Remembering what it was like to be 16, and the first time allowed to take the car out without any supervision, this immortal strip of roadway unfolds like a pilgrimage back to youth. Perhaps that's why Highway 187 ranks at the top of my travel list when it comes to favorite roadtrips and joyrides.
So, with one hand on the wheel and with camera ready in the other, come along conmigo for the ride...
Starting at the Río Grande turn-off and heading west towards San Juan, Highway 187 immediately meanders into fertile farmlands. In some stretches, roadside vegetation forms dense canopy tunnels which flaunt optical illusions based on stages of the sun and shadows. The Luquillo mountain range, which embodies El Yunque and the tropical rainforest, is usually only visible of an afternoon. On morning jaunts heading out, mountains vanish into humid haze.
Along for the Ride
Be prepared to share the road! Horseback riders, along with cyclists, pedestrians, and roaming animals, are all part of the side-show. The entire two-lane roadway is narrow, and often doesn't have shoulders. Expect plenty of blind curves as well as places for pulling over. Drive with caution stoked with eager awareness.
Stages of Progress
El Oasis is one of those Latin American dreams in the making, where patrons can stop in for just a bit of everything. Perhaps starting with a wooden roadside stand, local entrepreneurs save money until they can construct an inexpensive, cinder-block structure allowing them to expand business. Second phases usually involve building a home on the second floor. On weekends, this place was packed!
Long-cleared for the wood, and to accommodate grazing for livestock, sections around the Piñones State Forest are now reverting to original environs; this field redestined to become a coconut forest within a couple of decades. Afternoon skies are often contrasted with sunlight accentuating dark storm clouds which brew in humidity over the nearby mountain range, and then pull-out towards the coast with strong showers.
Home Sweet Home
Regardless of how insignificant income levels may be, roadside inhabitants are abandoning clapboard shacks in favor of structures more durable against tropical storms and hurricanes. It's very common for islanders to still live off the land by gardening, raising livestock, and fishing across the street in the ocean.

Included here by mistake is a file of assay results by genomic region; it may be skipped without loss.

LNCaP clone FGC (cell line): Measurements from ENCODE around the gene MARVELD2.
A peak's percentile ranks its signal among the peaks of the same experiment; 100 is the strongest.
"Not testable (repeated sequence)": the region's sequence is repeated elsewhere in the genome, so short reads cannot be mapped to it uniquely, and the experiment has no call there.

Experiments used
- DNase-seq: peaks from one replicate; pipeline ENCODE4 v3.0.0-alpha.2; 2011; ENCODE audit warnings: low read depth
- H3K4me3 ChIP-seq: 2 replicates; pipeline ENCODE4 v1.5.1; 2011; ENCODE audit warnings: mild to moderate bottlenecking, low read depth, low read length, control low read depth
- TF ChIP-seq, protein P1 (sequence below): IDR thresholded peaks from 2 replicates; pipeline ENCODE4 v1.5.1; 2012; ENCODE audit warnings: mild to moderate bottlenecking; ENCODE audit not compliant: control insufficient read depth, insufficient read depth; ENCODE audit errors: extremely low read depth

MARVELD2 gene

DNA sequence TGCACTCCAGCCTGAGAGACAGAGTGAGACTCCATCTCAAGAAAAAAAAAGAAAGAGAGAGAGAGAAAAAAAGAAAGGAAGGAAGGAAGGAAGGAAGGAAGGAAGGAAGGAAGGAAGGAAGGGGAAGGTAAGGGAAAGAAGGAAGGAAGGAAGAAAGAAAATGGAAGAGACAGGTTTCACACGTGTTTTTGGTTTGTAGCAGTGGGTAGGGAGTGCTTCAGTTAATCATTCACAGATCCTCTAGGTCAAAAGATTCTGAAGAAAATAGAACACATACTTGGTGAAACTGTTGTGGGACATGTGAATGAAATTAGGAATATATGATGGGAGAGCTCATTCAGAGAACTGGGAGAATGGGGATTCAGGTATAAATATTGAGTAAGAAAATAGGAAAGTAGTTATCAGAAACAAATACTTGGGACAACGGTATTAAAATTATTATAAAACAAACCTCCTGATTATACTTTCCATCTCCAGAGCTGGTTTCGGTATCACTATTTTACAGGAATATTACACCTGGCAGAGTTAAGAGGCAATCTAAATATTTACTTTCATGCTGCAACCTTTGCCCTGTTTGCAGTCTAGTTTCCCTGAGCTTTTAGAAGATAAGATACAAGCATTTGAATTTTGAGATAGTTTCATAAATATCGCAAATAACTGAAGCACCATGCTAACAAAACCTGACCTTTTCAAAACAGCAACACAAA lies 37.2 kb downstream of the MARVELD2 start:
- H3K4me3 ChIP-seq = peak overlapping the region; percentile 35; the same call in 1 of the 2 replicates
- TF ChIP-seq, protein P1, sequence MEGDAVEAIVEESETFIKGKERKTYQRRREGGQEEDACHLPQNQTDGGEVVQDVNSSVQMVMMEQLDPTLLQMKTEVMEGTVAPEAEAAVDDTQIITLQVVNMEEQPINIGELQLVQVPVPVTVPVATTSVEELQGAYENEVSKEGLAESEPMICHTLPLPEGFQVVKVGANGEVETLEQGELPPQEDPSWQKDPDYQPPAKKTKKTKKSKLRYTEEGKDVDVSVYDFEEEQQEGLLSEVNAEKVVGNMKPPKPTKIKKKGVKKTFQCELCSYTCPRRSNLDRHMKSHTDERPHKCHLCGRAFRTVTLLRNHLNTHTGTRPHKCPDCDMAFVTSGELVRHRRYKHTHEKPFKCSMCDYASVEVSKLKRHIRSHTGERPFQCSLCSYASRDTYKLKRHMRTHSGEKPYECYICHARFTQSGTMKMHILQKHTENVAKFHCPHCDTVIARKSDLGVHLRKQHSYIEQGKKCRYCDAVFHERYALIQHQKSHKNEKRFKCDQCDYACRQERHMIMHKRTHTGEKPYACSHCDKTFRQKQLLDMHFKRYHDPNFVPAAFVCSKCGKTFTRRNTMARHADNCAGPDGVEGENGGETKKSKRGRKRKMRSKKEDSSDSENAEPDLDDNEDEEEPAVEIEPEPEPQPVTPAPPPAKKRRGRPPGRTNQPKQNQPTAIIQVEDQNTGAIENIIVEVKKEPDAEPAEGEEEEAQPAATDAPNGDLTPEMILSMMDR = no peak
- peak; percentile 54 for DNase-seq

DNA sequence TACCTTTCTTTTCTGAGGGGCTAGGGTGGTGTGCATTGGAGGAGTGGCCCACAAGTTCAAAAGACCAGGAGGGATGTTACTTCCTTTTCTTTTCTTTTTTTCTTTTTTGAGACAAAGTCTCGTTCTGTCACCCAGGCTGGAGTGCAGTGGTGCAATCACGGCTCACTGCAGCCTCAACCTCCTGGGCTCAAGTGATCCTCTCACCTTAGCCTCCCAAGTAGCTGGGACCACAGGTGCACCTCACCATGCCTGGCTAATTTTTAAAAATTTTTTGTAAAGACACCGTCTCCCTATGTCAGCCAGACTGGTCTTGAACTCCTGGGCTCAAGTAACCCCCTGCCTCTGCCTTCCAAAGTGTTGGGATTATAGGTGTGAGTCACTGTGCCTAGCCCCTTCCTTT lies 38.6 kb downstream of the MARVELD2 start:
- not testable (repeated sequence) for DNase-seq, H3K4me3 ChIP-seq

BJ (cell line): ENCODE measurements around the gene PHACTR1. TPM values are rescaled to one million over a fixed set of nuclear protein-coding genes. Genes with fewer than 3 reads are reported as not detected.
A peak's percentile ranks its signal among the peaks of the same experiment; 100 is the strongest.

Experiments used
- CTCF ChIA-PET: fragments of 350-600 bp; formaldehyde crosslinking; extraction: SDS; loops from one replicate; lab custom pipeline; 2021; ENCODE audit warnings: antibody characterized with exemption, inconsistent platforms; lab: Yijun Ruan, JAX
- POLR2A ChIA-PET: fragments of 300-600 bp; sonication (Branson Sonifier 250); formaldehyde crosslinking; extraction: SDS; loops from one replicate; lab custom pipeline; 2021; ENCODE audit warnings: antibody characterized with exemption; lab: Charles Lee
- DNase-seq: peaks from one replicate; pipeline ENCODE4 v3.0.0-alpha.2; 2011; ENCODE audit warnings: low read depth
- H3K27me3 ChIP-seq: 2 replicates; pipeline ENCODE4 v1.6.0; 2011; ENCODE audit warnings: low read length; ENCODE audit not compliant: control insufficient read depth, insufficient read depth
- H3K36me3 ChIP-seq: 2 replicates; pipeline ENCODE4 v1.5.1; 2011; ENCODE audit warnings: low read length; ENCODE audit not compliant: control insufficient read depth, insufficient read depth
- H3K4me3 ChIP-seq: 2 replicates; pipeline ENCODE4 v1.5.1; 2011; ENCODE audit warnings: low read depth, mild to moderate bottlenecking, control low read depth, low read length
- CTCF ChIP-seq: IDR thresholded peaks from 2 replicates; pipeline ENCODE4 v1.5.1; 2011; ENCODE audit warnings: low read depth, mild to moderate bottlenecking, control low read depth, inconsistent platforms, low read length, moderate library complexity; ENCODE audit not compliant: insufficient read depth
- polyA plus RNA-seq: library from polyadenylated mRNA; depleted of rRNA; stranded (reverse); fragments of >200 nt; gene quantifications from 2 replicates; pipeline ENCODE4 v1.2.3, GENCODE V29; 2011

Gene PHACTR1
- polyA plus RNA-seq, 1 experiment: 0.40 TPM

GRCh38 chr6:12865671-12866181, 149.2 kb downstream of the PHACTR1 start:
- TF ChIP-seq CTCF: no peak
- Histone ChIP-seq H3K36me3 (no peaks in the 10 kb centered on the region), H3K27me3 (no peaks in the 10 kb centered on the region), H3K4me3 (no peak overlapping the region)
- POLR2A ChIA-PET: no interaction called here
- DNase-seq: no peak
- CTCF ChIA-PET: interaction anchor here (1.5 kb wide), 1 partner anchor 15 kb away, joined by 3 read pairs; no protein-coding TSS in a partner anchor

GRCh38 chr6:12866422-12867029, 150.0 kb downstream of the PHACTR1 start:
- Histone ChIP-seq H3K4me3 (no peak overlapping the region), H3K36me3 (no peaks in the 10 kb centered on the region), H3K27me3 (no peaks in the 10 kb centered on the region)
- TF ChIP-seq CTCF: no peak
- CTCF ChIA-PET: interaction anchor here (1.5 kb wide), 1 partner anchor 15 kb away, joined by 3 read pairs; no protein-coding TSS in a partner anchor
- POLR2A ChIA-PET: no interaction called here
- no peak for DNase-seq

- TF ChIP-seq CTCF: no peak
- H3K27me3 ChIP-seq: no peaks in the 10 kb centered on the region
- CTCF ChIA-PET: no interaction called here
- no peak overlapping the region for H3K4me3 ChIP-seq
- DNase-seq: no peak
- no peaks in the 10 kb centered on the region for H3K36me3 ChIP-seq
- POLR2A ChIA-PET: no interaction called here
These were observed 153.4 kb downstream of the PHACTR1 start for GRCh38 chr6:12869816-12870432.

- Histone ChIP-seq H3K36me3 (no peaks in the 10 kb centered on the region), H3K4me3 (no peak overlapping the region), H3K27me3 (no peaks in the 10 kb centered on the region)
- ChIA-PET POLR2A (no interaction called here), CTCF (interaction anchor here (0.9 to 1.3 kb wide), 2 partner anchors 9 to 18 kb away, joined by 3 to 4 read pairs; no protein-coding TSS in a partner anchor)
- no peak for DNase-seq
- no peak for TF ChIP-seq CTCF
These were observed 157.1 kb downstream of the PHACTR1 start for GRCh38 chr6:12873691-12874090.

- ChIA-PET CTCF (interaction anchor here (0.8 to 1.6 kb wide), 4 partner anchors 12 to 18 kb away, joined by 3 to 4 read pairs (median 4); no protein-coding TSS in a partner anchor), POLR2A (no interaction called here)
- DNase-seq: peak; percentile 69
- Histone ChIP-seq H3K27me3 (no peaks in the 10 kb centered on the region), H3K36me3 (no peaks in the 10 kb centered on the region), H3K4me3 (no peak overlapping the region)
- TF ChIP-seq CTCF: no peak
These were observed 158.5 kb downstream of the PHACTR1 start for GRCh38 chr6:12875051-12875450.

Some of my best memories and meals took place in these types of casual eateries, as pictured back in '97. For squatter vendors, mostly illegal Dominicans, start-up costs were low and risks minimal. When businesses blew away during passing storms, owners simply collected necessary pieces and started over. However, local government officials would periodically come through and raze all structures -- only to find them reappearing within in a matter of weeks. Once the Wilderness Trail was completed, clusters of food kiosks were also built on inland side of the road based on licensing and monitoring vendors. They don't have near the appeal or charm, but there's still plenty of rustic, renegade spots if that's what you're seeking.
Other roadside accents include colorful arrays of beach gear, water sports equipment, and a wide-assortment of other nonessential merchandise. Prices are always cheap and negotiable.
Sands aren't the only things which heat-up on any given afternoon. Latin Lovers indefatigably exercise the myth, and often redefine concepts of wildlife viewing in their various stages of passion. It's all part of the package -- romance; shared and unaccompanied experiences that inflame the spirit, regardless of age.
Following the Crowds
On weekends, especially in heavily trafficked areas, take a cue from locals and grab the first parking spot you find. Always make sure to lock valuables in the trunk. It's easier to walk to everything nearby while fully taking-in surroundings.
The Truancy for Slackers Trap
To say Piñones has developed into quite the local Hot Spot would be a gross understatement! The assortment of roadside businesses is mind-boggling, and while options are unlimited, selections are not though there are upscale restaurants tucked-away amid the clutter. In addition to standard rations, fresh seafood is very popular.
Even when traffic isn't backed-up, proceed slowly and with caution. The frivolous sundry of signs and advertisements is distracting -- like the train wreck you can't tear your eyes away from. Specific destinations and recommendations are untraceable even when asking for directions. Piñones specializes in irresponsible spontaneity. Oddly enough, that's part of the appeal.